mintleaf1_t.jpg (3678 bytes)



[Return to Post-plant Options]

[Return to Preplant Options]

[Return to Nematode Management]

[Return to Nematode Sampling]

[Table of Contents]


Numerous trials have examined the efficacy of Vydate 2L on control of root-lesion nematodes. Early trials were conducted before mint had any registrations for post plant treatments with nematicides. Study fields were heavily infested and stands were very unthrifty. Therefore, yields from nontreated plots in early studies tended to be much less than in trials conducted since Vydate has been registered because nematode pressure has been alleviated with Vydate application prior to establishment of contemporary studies. As a result, the magnitude of the response to Vydate is generally much less than when first tested, not because Vydate treated plots are yielding less but because nontreated plots are yielding more.

Effect of Soil Type

Response of mint to treatment with Vydate has been found to be dependent on soil type. No significant response was noted when a silty loam soil was treated with rates up to 2 GPA, while yields were more than doubled with rates of 1/4 to 4 GPA in a sandy loam field (Pinkerton et al, 1988). Yield in the nontreated plots was higher in the heavier soil than in the sandy loam field and was not increased by nematicide treatment. Studies in several cropping systems have observed that plants experience less nematode stress in heavier soil. Because soils drain more slowly, the smaller root system is still able to take up adequate water and nutrients even when infested with nematodes.

Rate of Vydate Application

Increasing the rate of Vydate delivered in a single application generally increases yield in ever smaller increments as the rate of application increases. For example, rates of 1/4, 1/2, 1, and 2 GPA increased hay weight by 200, 226, 234, and 246%, respectively, (Pinkerton et al, 1988). Similarly, rates of 1/2, 1 and 1 1/2 GPA increased the average oil yield for five sites (three in the Willamette Valley, two in Central Oregon) 23, 28, and 18%, respectively. While there was no significant difference in yield between treatments, there was a trend for the highest net return with applications of 1/2 GPA in the Willamette Valley and with 1 GPA in Central Oregon (Ingham, 1992).

Timing of Vydate Application

Application of Vydate is commonly made in the fall or spring, but all trials which have compared fall vs spring application in fields infested with P. penetrans have observed much greater responses with spring applications. Pinkerton et al (1988) observed that a September 12 application (1 GPA) did not reduce nematode populations present at the next harvest and only increased yield of hay by 61%. An April 7 application reduced populations that remained at harvest by 90% and increased hay yield 175%. In Central Oregon, a 1 1/2 GPA application in September increased oil yield 86%, while an April application at the same rate increased yield 286% (Ingham, 1992).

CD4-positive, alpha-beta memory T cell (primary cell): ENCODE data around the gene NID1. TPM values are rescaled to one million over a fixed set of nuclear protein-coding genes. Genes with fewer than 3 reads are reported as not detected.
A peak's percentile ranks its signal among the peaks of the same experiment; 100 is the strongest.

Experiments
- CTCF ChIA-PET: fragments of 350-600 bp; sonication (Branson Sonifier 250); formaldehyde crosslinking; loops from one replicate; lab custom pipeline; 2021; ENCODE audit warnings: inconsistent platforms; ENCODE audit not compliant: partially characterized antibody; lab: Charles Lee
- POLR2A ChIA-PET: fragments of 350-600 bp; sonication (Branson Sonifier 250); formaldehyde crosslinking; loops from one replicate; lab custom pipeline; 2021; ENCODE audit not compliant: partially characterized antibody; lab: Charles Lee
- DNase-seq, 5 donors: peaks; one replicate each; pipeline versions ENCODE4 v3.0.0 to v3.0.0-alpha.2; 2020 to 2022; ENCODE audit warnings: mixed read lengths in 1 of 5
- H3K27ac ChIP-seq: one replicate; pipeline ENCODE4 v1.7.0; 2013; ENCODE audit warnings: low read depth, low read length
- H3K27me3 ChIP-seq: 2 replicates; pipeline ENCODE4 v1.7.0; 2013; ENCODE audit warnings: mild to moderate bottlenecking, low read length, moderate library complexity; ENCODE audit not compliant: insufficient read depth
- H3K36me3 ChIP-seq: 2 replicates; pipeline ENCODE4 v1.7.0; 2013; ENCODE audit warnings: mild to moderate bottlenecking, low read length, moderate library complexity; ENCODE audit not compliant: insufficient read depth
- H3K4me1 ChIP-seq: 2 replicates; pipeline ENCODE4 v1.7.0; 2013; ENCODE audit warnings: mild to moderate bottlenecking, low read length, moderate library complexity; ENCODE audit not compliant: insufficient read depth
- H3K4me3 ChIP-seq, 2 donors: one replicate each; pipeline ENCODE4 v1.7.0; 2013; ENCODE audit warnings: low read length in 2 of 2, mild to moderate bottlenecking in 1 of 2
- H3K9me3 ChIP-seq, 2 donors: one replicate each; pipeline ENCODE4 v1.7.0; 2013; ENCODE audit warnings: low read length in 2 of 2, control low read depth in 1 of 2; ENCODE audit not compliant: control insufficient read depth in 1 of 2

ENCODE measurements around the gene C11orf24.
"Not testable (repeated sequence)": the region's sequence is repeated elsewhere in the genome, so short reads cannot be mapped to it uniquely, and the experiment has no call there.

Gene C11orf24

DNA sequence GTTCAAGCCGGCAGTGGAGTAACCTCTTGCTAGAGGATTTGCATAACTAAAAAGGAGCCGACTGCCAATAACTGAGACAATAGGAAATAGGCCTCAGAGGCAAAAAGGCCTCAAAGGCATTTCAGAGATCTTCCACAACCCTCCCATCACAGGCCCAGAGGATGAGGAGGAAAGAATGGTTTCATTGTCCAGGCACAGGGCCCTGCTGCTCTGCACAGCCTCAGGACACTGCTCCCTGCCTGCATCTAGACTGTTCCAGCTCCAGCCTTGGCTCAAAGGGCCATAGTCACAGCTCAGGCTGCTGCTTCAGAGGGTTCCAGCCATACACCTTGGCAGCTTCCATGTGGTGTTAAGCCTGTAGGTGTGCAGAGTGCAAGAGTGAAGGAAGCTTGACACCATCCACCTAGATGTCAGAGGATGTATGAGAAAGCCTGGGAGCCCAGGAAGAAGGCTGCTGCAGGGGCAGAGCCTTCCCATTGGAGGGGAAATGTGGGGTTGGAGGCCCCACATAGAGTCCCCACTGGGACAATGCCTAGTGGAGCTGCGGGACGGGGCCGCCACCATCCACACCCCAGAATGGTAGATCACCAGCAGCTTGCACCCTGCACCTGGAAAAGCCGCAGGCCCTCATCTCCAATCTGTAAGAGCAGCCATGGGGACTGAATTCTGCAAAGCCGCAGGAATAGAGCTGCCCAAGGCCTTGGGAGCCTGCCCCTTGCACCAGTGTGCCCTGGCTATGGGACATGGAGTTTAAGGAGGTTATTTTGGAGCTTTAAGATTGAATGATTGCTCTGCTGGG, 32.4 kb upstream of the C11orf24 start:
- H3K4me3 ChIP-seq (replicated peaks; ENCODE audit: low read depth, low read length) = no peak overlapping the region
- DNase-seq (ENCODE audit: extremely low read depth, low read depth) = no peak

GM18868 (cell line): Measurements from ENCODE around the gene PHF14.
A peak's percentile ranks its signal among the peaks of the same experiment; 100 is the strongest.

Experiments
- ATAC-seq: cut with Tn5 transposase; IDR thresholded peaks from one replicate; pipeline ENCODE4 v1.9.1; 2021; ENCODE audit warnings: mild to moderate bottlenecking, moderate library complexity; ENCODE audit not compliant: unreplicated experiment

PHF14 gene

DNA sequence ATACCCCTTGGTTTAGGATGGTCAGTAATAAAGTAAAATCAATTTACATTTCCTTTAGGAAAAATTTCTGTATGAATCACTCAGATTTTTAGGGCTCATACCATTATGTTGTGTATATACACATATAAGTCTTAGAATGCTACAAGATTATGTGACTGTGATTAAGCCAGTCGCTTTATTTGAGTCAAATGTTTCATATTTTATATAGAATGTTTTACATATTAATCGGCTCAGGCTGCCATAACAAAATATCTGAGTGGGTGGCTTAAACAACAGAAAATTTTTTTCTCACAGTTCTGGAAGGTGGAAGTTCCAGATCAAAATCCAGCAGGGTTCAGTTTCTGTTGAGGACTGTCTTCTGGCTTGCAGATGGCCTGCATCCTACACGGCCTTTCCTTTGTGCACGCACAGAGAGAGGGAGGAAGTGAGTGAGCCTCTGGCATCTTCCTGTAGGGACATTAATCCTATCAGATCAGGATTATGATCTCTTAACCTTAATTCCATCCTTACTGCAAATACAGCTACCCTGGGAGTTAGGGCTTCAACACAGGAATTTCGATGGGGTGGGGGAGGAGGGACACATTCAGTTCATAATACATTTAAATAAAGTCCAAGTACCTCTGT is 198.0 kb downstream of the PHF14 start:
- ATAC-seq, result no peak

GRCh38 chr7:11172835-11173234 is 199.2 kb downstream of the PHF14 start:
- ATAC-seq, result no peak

Spring application in the Willamette Valley appears to be optimal during the first two weeks of April although during mild winters the last week of March may be adequate as well. This corresponds to the flush of root growth in early spring. Root-lesion nematode populations at harvest were least from plots treated on April 2 or April 16 as compared to applications made before or after that period. Populations in plots treated March 15 were already beginning to recover by mid- to late May. Applications in late May slowed population increase but did not decrease populations (Ingham 1990). Pinkerton et al (1988) observed nearly equal results with applications (1 GPA) on April 7 or May 13. Reduced effectiveness with later applications probably occurs because Vydate degrades faster as soils warm. Later applications may also disrupt beneficial predatory mites.

"Split applications" of fall plus early spring or fall plus late spring (1 GPA each application) did not improve yield over spring-only applications (1 GPA), and there was only marginal improvement with an early spring plus late spring treatment (Pinkerton et al 1988). Ingham (1990) also found no improvement with an April 2 plus April 30 treatment (1/2 GPA each application) over a single 1/2 GPA application on April 2.

Most recommendations for treatment of perennial crops with nonfumigant nematicides suggest annual applications. However, in the only study of its kind in mint, the greatest net value (oil value-treatment cost) for a two year period occurred in plots which were treated the first year but not the second year (Ingham 1993). However, the impact of skipping an annual treatment on yield in the third year was not examined. More research on this topic is needed to optimize the cost of nematode management to the grower.

Impregnation of Vydate on fertilizer

Applying Vydate impregnated onto fertilizer before application would reduce the amount of Vydate that is intercepted by the foliage. This would protect predator mites and possibly increase nematicide efficacy, since oxamyl incorporated into the soil is more effective than oxamyl absorbed through the leaves. Under the current 24C Special Local Needs label, impregnation is permitted as long as impregnation is done on site and the minimum spray volume of 10 GPA is used. Unfortunately, this amount of water makes for a fairly soupy mixture. A change in the registration to reduce the minimum spray volume is currently being pursued.

Direct incorporation of Vydate onto a Triple 16 fertilizer was comparable to spray applications. In the Willamette Valley, liquid Vydate decreased soil populations of root-lesion nematodes 80%, root counts 64%, and increased yield 43%. Impregnated Vydate reduced soil counts 67%, root counts 55%, and increased yield 23%. In Central Oregon, liquid Vydate decreased soil counts 38% and root counts 84% while impregnated Vydate decreased soil populations 65% and root counts 96% (Ingham, 1993).